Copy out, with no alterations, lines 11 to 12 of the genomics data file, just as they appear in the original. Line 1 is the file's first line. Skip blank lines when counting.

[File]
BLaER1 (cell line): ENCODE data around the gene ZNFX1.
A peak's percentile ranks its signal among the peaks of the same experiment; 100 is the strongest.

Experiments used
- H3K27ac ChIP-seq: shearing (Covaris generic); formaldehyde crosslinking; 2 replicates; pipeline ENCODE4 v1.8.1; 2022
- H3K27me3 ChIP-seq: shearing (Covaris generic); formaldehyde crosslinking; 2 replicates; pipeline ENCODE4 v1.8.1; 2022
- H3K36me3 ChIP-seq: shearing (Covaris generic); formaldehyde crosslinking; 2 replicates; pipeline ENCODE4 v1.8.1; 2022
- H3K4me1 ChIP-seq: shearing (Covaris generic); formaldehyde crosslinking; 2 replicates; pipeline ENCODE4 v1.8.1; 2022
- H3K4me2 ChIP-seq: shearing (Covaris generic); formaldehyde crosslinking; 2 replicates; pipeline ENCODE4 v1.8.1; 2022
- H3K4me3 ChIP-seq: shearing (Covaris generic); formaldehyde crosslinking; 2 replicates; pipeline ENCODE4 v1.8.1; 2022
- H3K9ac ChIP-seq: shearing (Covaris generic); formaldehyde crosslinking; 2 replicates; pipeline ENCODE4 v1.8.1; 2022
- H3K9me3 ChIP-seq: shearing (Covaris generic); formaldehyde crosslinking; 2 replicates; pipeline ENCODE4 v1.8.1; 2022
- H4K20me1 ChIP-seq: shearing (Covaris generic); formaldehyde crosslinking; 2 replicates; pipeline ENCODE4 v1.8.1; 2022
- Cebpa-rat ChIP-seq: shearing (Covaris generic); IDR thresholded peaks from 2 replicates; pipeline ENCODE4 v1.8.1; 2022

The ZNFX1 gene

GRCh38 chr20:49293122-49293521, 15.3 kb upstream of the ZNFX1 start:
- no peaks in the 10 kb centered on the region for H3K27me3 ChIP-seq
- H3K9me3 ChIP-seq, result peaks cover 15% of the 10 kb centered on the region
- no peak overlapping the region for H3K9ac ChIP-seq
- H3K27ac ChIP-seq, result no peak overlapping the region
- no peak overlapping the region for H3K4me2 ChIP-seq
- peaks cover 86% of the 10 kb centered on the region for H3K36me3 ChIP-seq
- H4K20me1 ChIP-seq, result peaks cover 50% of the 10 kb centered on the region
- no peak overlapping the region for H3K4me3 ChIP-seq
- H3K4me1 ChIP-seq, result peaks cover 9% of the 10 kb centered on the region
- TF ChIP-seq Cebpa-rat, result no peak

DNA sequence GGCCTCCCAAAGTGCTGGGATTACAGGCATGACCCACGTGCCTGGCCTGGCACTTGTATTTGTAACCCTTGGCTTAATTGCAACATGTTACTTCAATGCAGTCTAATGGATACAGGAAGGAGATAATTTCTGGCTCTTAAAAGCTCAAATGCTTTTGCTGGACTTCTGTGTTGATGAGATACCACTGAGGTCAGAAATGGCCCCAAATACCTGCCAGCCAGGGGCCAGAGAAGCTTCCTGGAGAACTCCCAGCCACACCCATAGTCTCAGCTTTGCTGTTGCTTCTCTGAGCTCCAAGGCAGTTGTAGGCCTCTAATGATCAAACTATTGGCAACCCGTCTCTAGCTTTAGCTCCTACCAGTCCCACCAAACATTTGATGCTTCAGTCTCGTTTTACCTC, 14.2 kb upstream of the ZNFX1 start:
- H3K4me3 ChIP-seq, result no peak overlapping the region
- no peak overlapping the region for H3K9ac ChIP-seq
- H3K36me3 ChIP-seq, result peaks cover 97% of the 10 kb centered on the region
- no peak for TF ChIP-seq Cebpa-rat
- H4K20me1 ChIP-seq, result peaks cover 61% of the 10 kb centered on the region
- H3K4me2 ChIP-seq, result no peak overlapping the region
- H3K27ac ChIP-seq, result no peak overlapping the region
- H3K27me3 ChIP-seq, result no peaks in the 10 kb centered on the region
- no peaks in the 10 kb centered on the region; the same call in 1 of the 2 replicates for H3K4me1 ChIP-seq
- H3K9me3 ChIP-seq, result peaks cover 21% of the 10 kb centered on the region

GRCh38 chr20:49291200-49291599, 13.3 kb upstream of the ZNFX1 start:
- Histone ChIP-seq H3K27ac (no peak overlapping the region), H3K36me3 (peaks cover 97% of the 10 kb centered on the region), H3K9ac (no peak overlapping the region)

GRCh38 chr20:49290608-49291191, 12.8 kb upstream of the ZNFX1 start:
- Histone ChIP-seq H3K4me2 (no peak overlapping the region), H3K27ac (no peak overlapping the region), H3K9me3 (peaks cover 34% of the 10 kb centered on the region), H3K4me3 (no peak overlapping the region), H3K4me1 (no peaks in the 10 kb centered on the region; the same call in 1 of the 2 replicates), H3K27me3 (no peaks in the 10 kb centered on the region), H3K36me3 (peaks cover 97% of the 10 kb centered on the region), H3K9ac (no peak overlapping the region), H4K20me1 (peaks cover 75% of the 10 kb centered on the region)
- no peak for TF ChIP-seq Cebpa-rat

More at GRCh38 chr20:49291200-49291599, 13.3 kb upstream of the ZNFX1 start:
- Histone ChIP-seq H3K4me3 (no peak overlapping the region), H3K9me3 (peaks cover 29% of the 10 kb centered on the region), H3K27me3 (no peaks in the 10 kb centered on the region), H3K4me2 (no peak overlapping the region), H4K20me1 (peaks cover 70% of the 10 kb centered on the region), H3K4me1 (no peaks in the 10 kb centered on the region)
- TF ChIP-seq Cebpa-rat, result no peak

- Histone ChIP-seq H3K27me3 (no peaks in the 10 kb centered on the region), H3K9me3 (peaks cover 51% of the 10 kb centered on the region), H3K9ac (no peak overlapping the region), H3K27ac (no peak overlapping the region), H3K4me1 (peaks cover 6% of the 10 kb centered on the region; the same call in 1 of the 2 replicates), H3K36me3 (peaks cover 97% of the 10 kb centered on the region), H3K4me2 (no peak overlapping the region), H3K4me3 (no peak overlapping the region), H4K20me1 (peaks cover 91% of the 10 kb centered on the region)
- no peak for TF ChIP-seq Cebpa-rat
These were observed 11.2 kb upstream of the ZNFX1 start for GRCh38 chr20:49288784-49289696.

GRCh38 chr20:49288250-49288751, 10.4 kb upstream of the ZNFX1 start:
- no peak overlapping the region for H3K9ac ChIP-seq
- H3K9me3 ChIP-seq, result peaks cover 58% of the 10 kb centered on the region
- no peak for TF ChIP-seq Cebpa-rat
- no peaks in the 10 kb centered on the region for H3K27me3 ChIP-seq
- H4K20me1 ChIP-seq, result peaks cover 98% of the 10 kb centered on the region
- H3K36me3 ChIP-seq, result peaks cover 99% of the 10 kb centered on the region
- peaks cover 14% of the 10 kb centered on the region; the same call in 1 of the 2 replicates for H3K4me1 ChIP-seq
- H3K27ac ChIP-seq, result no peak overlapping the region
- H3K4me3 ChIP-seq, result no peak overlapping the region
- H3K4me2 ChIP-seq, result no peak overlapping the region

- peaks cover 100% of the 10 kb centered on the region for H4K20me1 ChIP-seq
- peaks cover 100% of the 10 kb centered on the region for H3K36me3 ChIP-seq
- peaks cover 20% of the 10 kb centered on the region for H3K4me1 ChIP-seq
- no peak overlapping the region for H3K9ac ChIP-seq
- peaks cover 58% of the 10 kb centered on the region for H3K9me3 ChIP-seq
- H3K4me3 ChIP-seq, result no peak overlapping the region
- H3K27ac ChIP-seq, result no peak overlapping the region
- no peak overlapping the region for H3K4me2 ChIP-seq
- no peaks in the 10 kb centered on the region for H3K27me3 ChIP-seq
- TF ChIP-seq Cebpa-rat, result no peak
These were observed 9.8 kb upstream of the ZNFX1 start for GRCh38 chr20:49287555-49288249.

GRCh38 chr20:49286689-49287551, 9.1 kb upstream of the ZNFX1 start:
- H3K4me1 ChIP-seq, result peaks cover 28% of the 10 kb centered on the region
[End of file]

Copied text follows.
- H3K9me3 ChIP-seq: shearing (Covaris generic); formaldehyde crosslinking; 2 replicates; pipeline ENCODE4 v1.8.1; 2022
- H4K20me1 ChIP-seq: shearing (Covaris generic); formaldehyde crosslinking; 2 replicates; pipeline ENCODE4 v1.8.1; 2022